Todd's Take

Red-Hot Soybean Demand Has No Easy End in Sight

Todd Hultman
By  Todd Hultman , DTN Lead Analyst
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These charts show a highly unusual situation where cash soybean meal in Illinois is trading far above the expiring August contract. At the same time, August soybeans are trading well above the cash soybean price in Chicago and there have been no deliveries in August soybeans yet. How much more bullish does this market need to get? (DTN ProphetX chart by Todd Hultman)

It was just two weeks ago when I wrote about a classic technical breakout in soybean meal, signaling bullish demand ahead for soybeans (see…). Since then, things have gotten even more bullish and there is no sign yet of how far prices might go.

On Wednesday evening (Aug. 10), USDA's average spot price for soybean meal in Illinois closed at $605 per short ton, the highest close since records began in 2016 and has been the primary clue of just how bullish demand has become. Consider that the Illinois cash price is roughly $90 above the August futures price, a contract that expires Friday, Aug. 12, and still had 176 contracts open as of Thursday morning. The wide disparity between cash and futures doesn't have to perfectly align, but the remaining August contracts could see some volatile fireworks Friday.

September soybean meal, next in the futures line, posted a new closing high of $456.50 on Thursday, Aug. 11, and is $155 below the Illinois price. It is always difficult to know just how long episodes of uncommonly strong demand like this one will last, but it is difficult to see a quick resolution.

According to the National Oilseeds Processors Association, there are more than 60 soybean processing plants in the U.S., owned by 16 companies. My guess is that they have a good handle on how much meal they expect to supply the market in the months ahead, but so far, it has not been enough to knock down the cash price.

Not all the demand has been domestic. On Thursday, USDA reported 311,200 metric tons (mt) of new-crop soybean meal sales in the week ending Aug. 4 and another 103,400 mt sold to Mexico in a daily announcement.

As long as the September meal futures keep trending higher, the pressure remains on the short side of the market to come up with supplies. In mid-May, large speculators were short over 30,000 contracts of meal, but that number has now been squeezed to 9,566, the lowest total since the drought year of 2012.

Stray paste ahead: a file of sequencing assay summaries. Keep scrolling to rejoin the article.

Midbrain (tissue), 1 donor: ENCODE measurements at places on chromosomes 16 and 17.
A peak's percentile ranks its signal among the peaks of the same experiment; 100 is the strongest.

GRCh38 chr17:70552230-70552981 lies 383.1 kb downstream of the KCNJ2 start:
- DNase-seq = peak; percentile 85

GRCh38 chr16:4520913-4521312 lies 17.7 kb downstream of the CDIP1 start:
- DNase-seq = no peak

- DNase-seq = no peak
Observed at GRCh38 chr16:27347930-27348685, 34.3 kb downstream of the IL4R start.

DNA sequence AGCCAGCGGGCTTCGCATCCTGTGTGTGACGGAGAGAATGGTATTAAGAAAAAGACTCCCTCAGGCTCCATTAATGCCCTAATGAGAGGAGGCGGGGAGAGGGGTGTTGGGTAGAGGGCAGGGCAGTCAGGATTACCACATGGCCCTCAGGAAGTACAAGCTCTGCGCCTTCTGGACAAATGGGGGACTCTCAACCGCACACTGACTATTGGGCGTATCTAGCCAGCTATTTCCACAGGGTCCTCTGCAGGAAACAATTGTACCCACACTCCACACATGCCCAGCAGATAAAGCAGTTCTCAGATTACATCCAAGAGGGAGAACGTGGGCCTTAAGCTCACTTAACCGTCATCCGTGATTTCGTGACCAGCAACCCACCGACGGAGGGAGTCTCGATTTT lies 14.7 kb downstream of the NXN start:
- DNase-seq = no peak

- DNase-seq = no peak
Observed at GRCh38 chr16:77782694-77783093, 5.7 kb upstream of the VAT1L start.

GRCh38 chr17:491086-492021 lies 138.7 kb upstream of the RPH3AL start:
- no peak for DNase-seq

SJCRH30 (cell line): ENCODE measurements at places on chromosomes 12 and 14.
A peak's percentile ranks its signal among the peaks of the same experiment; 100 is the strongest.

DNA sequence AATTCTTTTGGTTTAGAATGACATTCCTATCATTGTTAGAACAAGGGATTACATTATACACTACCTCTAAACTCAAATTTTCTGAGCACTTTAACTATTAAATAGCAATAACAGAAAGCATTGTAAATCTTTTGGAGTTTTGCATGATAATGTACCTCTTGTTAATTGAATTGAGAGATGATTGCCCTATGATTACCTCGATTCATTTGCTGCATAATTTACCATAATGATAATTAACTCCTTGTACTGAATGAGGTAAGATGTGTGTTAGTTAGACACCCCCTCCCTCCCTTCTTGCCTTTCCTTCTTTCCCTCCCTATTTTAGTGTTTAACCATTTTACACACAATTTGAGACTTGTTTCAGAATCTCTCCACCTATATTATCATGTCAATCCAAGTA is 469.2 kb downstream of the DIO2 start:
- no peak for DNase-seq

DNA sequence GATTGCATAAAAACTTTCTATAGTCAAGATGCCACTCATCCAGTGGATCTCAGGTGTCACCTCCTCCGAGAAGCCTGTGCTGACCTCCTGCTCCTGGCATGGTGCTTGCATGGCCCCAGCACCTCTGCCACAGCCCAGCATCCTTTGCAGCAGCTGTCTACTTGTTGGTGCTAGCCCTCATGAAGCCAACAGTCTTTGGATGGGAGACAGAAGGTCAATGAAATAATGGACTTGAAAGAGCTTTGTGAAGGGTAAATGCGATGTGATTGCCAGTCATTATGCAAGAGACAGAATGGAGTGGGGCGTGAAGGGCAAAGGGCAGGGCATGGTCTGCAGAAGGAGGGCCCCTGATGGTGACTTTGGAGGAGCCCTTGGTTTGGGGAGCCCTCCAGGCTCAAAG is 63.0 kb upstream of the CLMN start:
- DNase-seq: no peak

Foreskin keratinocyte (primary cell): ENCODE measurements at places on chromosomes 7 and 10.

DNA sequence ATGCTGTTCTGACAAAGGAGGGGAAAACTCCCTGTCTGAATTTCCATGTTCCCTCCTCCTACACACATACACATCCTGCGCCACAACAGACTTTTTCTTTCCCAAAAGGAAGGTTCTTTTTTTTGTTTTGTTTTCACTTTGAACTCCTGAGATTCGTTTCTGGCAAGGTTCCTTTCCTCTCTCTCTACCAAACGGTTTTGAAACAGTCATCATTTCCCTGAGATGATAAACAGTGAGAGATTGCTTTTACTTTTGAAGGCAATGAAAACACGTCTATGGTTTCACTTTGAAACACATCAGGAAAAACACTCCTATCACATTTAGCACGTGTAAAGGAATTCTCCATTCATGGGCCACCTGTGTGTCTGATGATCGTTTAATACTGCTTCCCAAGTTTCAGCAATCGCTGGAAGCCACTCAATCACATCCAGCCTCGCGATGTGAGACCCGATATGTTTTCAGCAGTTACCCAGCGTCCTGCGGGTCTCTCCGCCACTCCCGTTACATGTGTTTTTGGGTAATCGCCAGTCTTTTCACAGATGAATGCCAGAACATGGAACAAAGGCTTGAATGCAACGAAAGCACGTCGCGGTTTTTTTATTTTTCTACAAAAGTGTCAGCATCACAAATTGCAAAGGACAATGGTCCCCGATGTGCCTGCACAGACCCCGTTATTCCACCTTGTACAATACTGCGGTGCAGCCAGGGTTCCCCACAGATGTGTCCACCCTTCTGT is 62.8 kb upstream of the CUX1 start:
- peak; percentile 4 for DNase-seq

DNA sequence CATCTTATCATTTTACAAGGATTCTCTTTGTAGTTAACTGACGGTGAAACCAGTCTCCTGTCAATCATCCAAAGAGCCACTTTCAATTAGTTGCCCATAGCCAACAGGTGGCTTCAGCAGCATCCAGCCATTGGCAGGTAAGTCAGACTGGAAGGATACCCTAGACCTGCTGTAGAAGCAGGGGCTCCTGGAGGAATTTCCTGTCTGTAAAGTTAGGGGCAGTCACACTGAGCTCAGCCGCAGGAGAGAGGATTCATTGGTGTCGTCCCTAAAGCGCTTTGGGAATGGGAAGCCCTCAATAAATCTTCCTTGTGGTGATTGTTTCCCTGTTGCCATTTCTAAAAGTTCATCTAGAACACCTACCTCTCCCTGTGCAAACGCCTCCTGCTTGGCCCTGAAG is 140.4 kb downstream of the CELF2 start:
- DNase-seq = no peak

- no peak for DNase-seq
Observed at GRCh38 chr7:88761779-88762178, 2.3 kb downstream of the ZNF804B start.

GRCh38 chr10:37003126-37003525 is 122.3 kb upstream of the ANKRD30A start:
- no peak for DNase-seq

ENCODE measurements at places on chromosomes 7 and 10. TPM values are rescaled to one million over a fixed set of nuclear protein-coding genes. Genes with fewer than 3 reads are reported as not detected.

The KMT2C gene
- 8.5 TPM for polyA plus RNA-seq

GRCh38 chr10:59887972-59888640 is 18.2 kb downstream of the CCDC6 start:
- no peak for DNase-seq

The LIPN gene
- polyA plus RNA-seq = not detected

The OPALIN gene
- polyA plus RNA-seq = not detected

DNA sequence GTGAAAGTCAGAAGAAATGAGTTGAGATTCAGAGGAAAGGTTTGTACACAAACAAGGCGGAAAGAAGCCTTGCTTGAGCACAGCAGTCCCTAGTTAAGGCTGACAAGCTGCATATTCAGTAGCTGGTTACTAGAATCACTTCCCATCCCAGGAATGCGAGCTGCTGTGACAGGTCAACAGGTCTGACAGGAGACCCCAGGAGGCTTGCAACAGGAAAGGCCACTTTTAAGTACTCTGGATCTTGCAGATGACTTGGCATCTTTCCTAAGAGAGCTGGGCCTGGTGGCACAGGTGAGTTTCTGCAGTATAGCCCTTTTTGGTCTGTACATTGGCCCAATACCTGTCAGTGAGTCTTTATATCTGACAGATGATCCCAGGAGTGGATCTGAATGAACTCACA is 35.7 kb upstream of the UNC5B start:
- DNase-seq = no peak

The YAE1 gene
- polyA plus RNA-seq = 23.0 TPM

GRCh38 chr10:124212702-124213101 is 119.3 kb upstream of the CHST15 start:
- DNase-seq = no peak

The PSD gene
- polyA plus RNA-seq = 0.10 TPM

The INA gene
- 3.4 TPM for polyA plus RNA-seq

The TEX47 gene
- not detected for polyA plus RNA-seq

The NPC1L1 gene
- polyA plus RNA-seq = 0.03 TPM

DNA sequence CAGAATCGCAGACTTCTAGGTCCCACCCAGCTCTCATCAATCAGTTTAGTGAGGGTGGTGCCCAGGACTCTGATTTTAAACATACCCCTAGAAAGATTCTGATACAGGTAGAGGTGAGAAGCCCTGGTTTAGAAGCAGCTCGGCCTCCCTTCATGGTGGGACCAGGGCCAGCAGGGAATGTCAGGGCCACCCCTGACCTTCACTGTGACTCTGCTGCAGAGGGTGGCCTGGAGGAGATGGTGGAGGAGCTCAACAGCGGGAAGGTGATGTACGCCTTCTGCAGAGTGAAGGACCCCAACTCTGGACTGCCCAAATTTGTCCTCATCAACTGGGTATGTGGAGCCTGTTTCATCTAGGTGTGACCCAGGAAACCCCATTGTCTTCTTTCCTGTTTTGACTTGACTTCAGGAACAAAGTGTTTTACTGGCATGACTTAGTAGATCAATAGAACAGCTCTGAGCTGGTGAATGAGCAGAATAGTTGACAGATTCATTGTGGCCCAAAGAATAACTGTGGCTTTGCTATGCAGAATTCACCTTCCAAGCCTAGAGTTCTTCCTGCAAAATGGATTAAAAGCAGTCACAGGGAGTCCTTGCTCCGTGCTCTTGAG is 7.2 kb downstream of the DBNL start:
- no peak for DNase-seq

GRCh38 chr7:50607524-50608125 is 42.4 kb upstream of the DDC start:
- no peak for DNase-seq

Strong demand for limited supplies of soybean meal at the same time the market needs soybean oil to extend diesel supplies has been quite a bullish combination, supporting soybean prices this year. Friday's report from USDA showed $20.65 worth of value came from crushing 1 bushel of soybeans in Illinois, 58% of which was from meal and 40% was from oil. The combined value in Iowa was even higher, at $21.41.

With such strong demand for both products, soybean futures have their own bullish riddles to consider. August soybeans closed at $17.09 1/2 Thursday, almost a dollar above the going price around Chicago, yet the contract expires Friday and no deliveries have yet been made.

I don't know how big of a soybean crop USDA is going to estimate in Friday's World Agricultural Supply and Demand Estimates (WASDE) report. Dow Jones' analyst survey expects a slight reduction, from 4.505 billion bushels (bb) to 4.471 bb. If this week's Digital Yield Tour, powered by Gro Intelligence, is correct, we could be talking about a crop closer to 4.300 bb later this fall.

Considering what the market is currently saying about demand for soybeans and its products, I don't think U.S. producers will have any problems finding takers for their soybeans in 2022-23.


Comments above are for educational purposes only and are not meant as specific trade recommendations. The buying and selling of grain or grain futures or options involve substantial risk and are not suitable for everyone.

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Todd Hultman